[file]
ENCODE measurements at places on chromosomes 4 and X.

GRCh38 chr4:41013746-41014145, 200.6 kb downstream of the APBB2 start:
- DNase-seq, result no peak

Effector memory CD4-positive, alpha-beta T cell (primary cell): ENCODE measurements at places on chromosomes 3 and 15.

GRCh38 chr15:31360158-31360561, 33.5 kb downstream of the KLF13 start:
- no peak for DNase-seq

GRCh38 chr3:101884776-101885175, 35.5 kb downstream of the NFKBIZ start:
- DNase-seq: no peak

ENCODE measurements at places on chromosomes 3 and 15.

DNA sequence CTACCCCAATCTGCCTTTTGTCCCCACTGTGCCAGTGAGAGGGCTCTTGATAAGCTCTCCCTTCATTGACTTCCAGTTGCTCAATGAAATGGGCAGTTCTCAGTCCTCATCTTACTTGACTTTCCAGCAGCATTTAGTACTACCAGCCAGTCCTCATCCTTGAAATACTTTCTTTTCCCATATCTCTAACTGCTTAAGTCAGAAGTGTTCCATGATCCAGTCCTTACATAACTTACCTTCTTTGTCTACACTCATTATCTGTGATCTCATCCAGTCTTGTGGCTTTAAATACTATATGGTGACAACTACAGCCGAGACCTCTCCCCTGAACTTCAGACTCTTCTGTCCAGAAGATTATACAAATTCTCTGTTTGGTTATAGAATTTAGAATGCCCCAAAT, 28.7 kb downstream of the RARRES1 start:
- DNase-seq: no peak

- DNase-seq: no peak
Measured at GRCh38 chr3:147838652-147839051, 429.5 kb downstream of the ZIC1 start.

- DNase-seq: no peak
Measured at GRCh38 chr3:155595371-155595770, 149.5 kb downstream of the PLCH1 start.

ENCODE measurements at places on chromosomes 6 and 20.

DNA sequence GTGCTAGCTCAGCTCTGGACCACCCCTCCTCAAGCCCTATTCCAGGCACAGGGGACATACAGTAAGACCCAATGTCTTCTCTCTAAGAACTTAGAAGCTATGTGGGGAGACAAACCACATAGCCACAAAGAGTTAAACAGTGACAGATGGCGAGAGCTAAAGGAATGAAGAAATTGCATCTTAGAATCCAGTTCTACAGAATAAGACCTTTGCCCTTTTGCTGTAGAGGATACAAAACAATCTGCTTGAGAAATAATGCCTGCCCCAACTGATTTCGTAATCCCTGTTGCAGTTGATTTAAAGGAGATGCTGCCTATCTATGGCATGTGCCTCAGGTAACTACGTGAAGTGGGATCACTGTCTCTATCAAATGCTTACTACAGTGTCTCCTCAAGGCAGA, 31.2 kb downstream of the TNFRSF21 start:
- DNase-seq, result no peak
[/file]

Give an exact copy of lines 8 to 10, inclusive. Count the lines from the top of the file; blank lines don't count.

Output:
- DNase-seq: no peak

ENCODE measurements at places on chromosomes 3 and 15.

DNA sequence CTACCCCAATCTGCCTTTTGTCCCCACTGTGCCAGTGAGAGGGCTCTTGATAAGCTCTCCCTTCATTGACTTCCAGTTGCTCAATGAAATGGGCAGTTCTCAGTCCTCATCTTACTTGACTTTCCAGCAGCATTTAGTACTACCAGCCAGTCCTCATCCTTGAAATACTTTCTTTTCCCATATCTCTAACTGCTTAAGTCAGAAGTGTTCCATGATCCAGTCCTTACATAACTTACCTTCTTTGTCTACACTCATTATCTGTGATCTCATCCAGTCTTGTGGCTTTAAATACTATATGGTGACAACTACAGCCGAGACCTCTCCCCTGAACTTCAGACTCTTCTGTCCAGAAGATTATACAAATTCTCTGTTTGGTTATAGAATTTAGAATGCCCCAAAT, 28.7 kb downstream of the RARRES1 start: